Sudbury

Marking Canada's cultural mosaic at the Sudbury arena

Canada Day seems like the perfect day to celebrate the various ethnic backgrounds that make up this country. "A cultural mosaic" is what the President of the Sudbury Multicultural and Folk Arts Association, Dr Remi Ogundimu calls the event held every Canada Day at the Sudbury community arena.
Members of the Sudbury Multicultural and Folk Arts Association: Niranjan Mishra, Dr Rayudo Koka, Zenaida Odense and Dr Remi Ogundimu, at the Canada day festivities at the Sudbury community arena (Angela Gemmill/CBC)

Canada Day seems like the perfect day to celebrate the various ethnic backgrounds that make up this country.

"A cultural mosaic" is what the President of the Sudbury Multicultural and Folk Arts Association, Dr. Remi Ogundimu, calls the event held every July 1 at the Sudbury community arena.

The group has been holding the cultural event there since the mid 60s.

"Different ethnic groups performing and also [visitors] try different foods from different countries, where instead of having to go to five different restaurants you have them all in one spot." said Ogundimu. She added that it's meant to get people mixing and mingling, and having a joyous celebration of Canada Day.

The Canada Day festivities begin with a parade from Memorial Park to the arena. Prior to the welcoming speeches there is First Nation hand drumming.

There are 11 food vendors offering various ethnic foods to visitors. On the stage there are cultural performances showcasing dancing or music from various backgrounds.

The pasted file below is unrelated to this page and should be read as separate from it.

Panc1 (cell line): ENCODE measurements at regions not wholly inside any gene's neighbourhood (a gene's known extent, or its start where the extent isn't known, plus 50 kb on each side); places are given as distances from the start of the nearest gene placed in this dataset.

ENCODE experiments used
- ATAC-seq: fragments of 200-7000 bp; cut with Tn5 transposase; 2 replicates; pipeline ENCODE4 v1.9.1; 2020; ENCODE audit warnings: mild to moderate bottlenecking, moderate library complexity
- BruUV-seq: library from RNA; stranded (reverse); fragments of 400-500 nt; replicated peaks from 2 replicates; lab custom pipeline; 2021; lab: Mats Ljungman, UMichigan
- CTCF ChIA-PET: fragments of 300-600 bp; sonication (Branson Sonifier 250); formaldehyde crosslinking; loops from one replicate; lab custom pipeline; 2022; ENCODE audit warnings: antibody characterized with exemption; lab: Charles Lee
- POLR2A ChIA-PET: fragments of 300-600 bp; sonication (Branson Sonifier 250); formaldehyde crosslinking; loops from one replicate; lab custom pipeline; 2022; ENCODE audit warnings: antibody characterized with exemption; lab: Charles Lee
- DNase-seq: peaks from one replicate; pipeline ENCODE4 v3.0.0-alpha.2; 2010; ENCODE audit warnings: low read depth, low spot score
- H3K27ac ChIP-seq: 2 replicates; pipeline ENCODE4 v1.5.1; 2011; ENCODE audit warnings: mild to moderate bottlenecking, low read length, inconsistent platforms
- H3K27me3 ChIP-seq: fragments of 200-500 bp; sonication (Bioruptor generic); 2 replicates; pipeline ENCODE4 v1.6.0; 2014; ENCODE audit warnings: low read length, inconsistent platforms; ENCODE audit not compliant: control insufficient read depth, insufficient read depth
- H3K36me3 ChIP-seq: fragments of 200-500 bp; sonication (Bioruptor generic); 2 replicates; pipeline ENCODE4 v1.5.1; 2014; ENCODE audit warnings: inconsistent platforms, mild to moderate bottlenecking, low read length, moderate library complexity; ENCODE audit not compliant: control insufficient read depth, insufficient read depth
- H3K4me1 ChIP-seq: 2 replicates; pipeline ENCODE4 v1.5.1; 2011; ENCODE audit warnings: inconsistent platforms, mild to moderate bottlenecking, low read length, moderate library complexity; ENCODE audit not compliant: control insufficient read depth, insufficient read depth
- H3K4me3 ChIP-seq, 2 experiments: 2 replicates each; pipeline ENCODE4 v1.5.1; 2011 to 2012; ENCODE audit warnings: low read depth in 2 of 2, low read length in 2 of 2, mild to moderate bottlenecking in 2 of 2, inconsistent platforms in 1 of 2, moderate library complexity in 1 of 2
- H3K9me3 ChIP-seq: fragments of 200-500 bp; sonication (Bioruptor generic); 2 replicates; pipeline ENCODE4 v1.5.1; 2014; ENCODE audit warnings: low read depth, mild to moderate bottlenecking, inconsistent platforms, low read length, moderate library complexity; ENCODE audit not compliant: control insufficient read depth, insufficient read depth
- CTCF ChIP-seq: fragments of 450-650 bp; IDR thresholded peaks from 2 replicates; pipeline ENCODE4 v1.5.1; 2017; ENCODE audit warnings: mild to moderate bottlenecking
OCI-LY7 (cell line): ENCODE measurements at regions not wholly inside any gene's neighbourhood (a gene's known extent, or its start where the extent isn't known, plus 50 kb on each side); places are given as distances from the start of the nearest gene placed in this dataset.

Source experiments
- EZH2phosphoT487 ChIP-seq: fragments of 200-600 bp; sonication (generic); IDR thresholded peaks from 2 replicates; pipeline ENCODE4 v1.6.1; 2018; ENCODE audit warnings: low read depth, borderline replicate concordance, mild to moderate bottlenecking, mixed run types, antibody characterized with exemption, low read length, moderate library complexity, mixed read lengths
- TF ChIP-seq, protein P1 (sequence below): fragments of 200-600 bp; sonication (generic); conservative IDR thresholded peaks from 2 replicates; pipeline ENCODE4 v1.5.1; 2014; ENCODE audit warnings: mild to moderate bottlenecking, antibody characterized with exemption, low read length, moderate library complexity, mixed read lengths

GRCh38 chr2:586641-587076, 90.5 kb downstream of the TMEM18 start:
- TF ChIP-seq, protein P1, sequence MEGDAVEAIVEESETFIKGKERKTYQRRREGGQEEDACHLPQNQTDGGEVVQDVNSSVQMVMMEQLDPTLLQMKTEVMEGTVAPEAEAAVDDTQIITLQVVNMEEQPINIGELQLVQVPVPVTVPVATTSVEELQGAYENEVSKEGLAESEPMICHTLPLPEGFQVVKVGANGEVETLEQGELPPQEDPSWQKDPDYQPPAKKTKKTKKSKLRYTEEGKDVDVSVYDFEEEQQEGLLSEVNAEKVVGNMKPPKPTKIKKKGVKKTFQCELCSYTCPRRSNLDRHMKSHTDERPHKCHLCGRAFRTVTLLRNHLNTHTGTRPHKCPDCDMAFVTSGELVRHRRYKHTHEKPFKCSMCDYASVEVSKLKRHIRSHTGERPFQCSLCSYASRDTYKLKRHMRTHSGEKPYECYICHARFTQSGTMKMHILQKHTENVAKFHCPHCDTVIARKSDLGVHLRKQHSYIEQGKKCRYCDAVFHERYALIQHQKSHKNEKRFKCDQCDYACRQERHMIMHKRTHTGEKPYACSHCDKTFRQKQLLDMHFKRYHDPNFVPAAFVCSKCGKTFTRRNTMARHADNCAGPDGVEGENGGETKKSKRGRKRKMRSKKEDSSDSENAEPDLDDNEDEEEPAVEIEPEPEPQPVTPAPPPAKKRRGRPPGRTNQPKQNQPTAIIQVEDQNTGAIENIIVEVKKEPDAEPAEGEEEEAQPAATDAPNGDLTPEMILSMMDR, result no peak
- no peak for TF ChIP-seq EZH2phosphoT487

Dr Remi Ogundimu, President of the Sudbury Multicultural and Folk Arts Association, at the Sudbury Arena on Canada Day. (Angela Gemmill/CBC)

Sudbury: Embracing and welcoming community

Dr Ogundimu calls Sudbury an embracing and welcoming community.

Past President of the association, Dr. Rayudu Koka agrees. He has been in Canada for 30 years and loves Sudbury.

He says he loves being a part of a community that celebrates and accepts people from all different backgrounds and walks of life.

"We're all together. No matter who we are [or] where we came from. We're all global. Sudbury enjoys multiculturalism. This city is great." said Dr. Koka.

Canada Day event chair, Zenaida Odense, says the association hopes to make next year's festivities at the arena its largest yet. That's because in 2017 Canada will mark its 150th birthday.

She says all the ethnic groups represented at the Canada Day event are always so proud to showcase their food, wares and entertainment.

"When we are here we belong; we feel we belong to this country now. We still have our own heritage, that is being preserved, but Canada is now our country." said Odense.

Thousands come to the Sudbury community arena on Canada Day for the cultural food vendors. They can also watch traditional dancing and musical performances from various cultural backgrounds. (Angela Gemmill/CBC)

It's a lot of work to put the multicultural event together, said Dr. Ogundimu. However, she added that everyone looks forward to it, every Canada Day.

Between 2,000 and 5,000 people usually attend the celebration.

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